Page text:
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discover the nlt

Read FAQs, your favorite verses, preview the NLT bibles, and learn about the scholars.

discover the nlt
FAQs

Do you have questions about the NLT? Have a look at the list of FAQs that
addresses some of the most common questions.

 What method did the translators use in making the NLT?
 Can you give some examples of the interplay between formal equivalence
 and dynamic equivalence?
 What are the major improvements in the second edition of the NLT?
 Who are the translators of the NLT?
 What texts did the NLT translators use in their translation work?
 How does the NLT compare to the NIV?
 Why do many scholars say that the NLT and most modern translations are
 more accurate than the King James Version?
 What are some of the differences between the KJV and most modern
 translations?
 Is the NLT considered a good translation for serious study?
 What is included in the footnotes of the NLT?
 Will NLT commentaries and other study tools be available to Bible students
 choosing to study the NLT?
 How does the NLT deal with gender language?
 What Bible software programs feature the NLT?
 Can I read the NLT on the Internet?
 Will Tyndale publish a children's version of the NLT like Zondervan did when
 they published the children's version of the NIV called the NIrV?
 What makes the New Living Translation good for use from the pulpit?
 How do the sales of NLT Bibles benefit Bible translation and distribution work
 in languages other than English?
 How does the NLT compare to other modern English translations?
 Why are some verses that appear in the King James Version missing from the text of the New Living Translation and other modern translations?
 My NLT has copyright dates of 1996, 2004, and 2007. What are the differences between these editions?

The New Living Translation was first published in 1996. Shortly after its initial publication, the Bible Translation Committee began a process of further review and translation refinement. The purpose of this revision was to increase the level of precision without sacrificing the text's easy-to-understand quality. This revision is notable in several ways:

Various portions of the Old Testament (especially the Prophets) previously set in prose format have now been set in poetic format to reflect the poetic nature of the Hebrew text.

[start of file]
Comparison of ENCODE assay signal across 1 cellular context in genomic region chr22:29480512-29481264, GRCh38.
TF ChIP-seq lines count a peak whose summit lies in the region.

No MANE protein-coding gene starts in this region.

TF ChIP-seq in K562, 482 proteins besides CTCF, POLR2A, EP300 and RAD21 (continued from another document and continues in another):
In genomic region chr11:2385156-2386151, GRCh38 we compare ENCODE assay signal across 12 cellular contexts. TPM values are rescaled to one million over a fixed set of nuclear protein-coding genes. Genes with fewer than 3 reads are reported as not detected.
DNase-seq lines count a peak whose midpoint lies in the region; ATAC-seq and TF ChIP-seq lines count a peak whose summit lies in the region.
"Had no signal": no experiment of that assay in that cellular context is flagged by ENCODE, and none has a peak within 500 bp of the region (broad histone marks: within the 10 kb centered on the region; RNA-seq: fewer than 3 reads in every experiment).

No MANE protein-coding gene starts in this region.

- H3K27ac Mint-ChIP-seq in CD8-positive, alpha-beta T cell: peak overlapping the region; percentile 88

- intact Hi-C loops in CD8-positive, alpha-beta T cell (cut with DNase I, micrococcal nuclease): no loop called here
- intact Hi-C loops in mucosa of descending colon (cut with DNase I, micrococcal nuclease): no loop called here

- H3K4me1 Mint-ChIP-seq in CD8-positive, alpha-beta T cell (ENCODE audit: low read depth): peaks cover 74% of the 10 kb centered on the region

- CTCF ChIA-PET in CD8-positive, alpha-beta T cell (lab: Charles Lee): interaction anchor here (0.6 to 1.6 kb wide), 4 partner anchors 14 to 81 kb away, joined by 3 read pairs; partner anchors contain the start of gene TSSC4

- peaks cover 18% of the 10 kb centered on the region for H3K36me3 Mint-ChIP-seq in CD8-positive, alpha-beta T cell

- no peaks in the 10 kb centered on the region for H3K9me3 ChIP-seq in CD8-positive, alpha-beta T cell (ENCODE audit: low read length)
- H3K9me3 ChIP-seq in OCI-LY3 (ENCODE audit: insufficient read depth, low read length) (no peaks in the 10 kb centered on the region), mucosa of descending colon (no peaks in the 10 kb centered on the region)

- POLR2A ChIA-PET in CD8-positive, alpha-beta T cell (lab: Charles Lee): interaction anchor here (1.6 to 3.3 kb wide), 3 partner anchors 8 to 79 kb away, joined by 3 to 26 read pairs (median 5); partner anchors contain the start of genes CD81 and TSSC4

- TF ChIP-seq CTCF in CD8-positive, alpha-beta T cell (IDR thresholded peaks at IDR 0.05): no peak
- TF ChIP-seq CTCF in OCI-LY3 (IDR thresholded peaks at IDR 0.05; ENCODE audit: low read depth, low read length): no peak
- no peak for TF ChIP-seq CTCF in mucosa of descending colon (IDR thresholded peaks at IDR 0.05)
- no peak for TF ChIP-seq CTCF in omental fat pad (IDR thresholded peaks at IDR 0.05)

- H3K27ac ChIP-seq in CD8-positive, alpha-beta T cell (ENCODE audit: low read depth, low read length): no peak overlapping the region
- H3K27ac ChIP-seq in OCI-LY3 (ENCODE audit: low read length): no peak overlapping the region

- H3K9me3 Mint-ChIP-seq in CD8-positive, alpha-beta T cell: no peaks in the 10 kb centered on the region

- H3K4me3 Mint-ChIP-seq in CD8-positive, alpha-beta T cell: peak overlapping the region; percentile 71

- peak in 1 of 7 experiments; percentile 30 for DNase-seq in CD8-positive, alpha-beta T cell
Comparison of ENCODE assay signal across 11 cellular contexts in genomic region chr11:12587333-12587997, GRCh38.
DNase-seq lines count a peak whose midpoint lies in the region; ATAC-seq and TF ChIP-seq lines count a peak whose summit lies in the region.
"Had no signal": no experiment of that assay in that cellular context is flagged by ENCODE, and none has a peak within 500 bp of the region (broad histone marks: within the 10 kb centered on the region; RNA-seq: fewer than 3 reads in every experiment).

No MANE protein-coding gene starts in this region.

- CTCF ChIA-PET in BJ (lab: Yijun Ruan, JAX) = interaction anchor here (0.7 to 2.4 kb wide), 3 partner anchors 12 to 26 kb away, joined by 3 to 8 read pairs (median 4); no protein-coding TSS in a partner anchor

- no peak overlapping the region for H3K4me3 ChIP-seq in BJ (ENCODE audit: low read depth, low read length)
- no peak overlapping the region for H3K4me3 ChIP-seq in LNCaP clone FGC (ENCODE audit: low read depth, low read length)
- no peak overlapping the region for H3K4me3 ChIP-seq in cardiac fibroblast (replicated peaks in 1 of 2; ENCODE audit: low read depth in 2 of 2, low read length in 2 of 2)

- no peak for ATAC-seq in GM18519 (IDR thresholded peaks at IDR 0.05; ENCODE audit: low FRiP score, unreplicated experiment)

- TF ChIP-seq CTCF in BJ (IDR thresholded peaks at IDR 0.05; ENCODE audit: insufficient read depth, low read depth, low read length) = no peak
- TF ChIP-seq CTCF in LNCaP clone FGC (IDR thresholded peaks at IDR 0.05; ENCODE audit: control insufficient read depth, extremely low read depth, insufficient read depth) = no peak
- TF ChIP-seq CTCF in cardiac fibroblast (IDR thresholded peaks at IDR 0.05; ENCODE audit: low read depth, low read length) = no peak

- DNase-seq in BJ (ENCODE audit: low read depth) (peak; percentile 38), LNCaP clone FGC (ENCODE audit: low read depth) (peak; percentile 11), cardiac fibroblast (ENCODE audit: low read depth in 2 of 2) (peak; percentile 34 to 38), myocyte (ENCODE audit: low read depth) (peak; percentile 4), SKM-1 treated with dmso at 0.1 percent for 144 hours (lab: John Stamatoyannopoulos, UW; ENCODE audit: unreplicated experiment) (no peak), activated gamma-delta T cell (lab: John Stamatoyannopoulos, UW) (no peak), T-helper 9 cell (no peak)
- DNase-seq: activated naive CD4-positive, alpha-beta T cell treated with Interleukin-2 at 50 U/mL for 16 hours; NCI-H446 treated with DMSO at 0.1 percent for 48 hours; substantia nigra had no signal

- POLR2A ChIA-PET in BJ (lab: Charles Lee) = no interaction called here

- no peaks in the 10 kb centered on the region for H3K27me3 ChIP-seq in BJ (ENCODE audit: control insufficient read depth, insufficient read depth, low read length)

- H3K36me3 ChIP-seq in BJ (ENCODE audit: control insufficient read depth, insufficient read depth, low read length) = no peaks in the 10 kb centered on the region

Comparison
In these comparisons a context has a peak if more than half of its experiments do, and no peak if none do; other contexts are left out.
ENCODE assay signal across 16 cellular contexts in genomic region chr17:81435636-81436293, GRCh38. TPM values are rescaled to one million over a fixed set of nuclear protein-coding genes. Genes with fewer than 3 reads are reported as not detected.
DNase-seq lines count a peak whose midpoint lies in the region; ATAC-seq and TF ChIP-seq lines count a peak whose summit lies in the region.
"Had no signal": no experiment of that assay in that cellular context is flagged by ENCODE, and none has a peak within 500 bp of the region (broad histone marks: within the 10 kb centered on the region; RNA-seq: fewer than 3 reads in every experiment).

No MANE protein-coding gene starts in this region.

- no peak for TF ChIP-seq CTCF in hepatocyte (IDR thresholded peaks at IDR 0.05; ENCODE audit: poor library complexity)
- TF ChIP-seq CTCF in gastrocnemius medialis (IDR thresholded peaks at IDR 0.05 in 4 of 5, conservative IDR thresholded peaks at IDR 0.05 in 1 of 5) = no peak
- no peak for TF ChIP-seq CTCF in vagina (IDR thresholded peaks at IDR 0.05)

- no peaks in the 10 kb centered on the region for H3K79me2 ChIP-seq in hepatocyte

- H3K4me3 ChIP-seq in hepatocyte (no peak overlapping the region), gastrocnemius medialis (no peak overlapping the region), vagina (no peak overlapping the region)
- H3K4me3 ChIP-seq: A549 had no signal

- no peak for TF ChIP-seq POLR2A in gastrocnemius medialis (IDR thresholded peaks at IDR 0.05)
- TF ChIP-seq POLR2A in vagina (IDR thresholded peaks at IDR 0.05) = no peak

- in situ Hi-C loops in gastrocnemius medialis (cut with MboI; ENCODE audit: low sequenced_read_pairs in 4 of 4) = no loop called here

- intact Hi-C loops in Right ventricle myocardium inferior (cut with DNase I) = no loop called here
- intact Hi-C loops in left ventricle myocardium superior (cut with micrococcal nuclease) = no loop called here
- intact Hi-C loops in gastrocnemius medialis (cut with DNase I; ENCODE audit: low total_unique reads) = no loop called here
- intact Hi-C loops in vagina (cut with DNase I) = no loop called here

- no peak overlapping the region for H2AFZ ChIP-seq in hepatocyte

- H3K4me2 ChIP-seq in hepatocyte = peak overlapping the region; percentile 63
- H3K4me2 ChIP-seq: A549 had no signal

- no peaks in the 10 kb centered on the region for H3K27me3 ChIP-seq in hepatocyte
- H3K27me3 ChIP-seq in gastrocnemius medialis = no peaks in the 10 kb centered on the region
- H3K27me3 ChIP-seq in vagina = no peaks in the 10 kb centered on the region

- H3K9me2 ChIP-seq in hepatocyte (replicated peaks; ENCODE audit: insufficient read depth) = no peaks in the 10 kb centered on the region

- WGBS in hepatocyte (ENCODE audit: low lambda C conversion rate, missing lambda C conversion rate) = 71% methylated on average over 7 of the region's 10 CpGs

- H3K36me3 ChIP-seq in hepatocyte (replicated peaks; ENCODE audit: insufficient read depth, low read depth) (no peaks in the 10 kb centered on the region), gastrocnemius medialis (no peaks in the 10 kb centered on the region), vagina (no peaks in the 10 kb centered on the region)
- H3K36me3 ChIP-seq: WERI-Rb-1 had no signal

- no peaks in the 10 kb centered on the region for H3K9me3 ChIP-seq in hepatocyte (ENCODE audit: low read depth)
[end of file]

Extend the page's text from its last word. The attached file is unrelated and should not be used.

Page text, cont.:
Various passages throughout the text were fine-tuned with regard to precision of translation.

Many marginal notes were added to help the reader study manuscript differences and to show the relationship between a literal translation and the rendering in the NLT. For example, the phrase "they beat their breasts" (Luke 23:48) in ancient times meant that people were expressing deep sorrow. Thus, the NLT translates the expression dynamically: "They went home in deep sorrow." A footnote shows a literal rendering of the Greek as follows: "Greek went home beating their breasts."

The translation of difficult terms is made more concise. In the NLT, difficult terms are often made easier to understand by expanding them into longer phrases. The second edition often shortens these expansions--without sacrificing clarity.

Literary character is preserved. The original Bible text often repeats words or phrases for literary effect. Where these repetitions don't add additional meaning, the original NLT often condensed them. The NLT second edition restores many of the repetitions to show the English reader the literary flavor of the original text.

Wording is more consistent. In the NLT second edition, a particular Hebrew or Greek word is more consistently translated with the same English word where the word has the same meaning--making the entire translation more consistent for serious study.

The NLT second edition represents a new benchmark in dynamic equivalence. Since it is not possible to translate literally every Hebrew, Greek, or Aramaic word into English, the vast majority of Bible scholars embrace the principle of dynamic equivalence--rendering the actual meaning of an ancient phrase or passage in its closest English equivalent. The NLT second edition carefully takes into account both literal and dynamic renderings. This balance of living language and precise scholarship sets a new standard for Bible translations.

endorsements

“When our church was looking to replace pew Bibles we wanted a translation that was both accurate and understandable. After much research, we chose the NLT. It combines accuracy and understandability like no other translation.”

Tony Siebels
First Church of God
Dewey, Oklahom

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